The "Cleveland Leader has for years been closely identified with the interests of the City of Cleveland, and with those of the Republican party, of which it is one of the leading exponents. It has been known under its present name since 1854, although its actual beginning as a newspaper must be sought a decade earlier. In 1844, the "Ohio American" was established in the City of Ohio, by R. B. Dennis, who conducted it as an organ of the old Liberty party. In 1845, Edwin Cowles became its publisher. The "True Democrat," an anti-slavery Whig
organ, was established at Olmsted Falls, O., in 1846, and was moved to Cleveland one year later. In 1848, the "True Democrat" and the "Ohio American" were consolidated, under the name of the first-mentioned. In 1852, Joseph Medill came to Cleveland and established the "Daily Forest City," and in 1853 this paper and the "True Democrat" were consolidated under the name of the "Daily Forest City Democrat." Edwin Cowles, who was then engaged in the printing business, became one of the owners of the newly-named journal, the proprietors being known under the firm name of Medill, Cowles & Co. Mr. Cowles took charge of the business department, the editors being Mr. Medill and John C. Vaughan.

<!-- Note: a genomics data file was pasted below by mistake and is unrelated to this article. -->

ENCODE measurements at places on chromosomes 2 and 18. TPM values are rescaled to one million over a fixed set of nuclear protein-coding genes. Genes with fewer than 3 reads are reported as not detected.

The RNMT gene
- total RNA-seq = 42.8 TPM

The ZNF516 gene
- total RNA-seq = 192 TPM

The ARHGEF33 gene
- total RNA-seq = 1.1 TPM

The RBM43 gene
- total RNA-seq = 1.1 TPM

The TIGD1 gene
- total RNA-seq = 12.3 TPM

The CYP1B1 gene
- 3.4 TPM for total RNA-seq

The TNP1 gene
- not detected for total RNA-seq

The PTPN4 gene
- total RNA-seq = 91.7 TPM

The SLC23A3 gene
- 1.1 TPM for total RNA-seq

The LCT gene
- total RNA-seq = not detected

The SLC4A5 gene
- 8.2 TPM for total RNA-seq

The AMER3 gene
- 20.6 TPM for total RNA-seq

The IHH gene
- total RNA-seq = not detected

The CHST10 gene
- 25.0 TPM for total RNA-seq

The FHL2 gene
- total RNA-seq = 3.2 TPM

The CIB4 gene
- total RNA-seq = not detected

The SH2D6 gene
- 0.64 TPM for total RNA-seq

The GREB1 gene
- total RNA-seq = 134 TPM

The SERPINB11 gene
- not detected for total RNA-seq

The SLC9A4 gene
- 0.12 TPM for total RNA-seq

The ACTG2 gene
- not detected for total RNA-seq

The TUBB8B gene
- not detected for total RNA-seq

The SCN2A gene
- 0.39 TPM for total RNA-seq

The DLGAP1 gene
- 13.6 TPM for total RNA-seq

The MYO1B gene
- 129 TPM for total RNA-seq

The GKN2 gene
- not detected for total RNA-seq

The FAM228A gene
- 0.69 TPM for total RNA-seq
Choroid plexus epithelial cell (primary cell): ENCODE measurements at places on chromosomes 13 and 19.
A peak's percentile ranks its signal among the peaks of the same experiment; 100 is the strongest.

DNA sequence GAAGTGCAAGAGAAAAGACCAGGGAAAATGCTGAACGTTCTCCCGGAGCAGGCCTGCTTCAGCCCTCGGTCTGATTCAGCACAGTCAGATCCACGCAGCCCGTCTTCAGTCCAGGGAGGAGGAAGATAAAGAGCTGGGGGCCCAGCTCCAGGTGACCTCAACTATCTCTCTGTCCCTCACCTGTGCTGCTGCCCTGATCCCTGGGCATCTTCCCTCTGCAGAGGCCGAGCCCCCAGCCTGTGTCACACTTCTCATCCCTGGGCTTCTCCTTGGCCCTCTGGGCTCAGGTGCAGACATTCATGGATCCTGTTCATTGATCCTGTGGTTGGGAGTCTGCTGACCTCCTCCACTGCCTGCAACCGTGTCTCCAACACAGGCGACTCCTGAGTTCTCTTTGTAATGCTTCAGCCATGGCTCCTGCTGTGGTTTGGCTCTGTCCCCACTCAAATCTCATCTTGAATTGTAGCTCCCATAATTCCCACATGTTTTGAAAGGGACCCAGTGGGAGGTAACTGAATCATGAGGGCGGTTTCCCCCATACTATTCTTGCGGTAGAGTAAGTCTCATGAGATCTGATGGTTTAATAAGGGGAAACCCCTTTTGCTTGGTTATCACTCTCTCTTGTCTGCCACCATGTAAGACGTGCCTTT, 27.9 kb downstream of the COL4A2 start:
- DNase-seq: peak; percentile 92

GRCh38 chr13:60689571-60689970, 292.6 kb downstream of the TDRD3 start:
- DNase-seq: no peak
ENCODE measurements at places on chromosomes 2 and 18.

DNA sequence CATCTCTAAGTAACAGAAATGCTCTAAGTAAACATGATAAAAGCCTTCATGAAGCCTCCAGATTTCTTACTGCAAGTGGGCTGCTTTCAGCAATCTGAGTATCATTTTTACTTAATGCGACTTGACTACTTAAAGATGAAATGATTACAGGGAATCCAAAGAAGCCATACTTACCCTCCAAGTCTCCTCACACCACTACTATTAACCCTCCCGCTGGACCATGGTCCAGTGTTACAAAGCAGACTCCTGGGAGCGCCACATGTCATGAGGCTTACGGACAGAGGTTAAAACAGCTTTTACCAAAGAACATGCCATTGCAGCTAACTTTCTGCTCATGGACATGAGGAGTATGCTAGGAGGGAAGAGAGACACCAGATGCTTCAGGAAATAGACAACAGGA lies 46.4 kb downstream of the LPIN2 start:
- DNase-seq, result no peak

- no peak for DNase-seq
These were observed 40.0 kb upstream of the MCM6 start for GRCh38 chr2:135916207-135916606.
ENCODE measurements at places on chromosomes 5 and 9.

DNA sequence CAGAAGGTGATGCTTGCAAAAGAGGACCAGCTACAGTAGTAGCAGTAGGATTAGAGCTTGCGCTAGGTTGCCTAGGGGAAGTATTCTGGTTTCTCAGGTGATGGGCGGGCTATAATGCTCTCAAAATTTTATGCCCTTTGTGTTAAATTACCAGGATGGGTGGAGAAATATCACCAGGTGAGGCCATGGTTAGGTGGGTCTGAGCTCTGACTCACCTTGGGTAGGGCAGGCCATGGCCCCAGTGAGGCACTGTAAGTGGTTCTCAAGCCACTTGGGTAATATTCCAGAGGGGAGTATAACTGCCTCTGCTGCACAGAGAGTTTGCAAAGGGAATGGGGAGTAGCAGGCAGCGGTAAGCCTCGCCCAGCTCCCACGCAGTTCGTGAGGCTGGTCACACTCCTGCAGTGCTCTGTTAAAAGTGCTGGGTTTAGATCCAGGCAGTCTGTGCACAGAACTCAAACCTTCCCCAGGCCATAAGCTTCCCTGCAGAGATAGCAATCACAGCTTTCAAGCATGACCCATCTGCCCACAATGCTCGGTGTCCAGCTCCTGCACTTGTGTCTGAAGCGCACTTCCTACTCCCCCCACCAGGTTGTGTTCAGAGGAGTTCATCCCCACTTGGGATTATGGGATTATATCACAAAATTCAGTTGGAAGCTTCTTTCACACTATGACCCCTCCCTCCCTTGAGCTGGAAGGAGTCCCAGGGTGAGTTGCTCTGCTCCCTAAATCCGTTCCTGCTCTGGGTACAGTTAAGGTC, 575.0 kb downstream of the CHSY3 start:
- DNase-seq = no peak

In March, 1854, the long name with which the paper had been burdened gave way, and the "Cleveland Leader" took its place among the journals of Ohio. The entire property passed, by purchase, into the hands of Mr.Cowles279 in 1855. In 1860, he took personal charge of the editorial department, where he remained until his death. In 1860, the Cleveland Leader
Printing Company was formed, Mr. Cowles holding the majority of the stock. In 1869, the "Evening News" was added, as an afternoon edition of the "Leader," and at a later date, as before mentioned, the name and good-will of the "Herald" were obtained by purchase, and the evening paper became the "News and Herald."
The "Leader," from the first, has been an earnest and aggressive supporter of the Republican party, and was long since recognized as the chief exponent of the party in this section of the country. Its management, at present, is in the hands of the following officers: President and General Manager, E. H. Perdue; Vice-President, Alfred H. Cowles; Secretary, Charles W. Chase; Treasurer, W. F. Bulkeley; Editor-in-Chief, James B. Morrow.280
On November 2, 1878, Ed. W. Scripps and John S. Sweeney, of the "News," Detroit, Mich., began the publication of the "Penny Press" in Cleveland. It was a one-cent seven-column folio, and its outfit consisted largely of an upright Baxter engine, and a four-cylinder Hoe press. Mr. Scripps was the editor, and Mr. Sweeney the business manager. The paper succeeded, was repeat-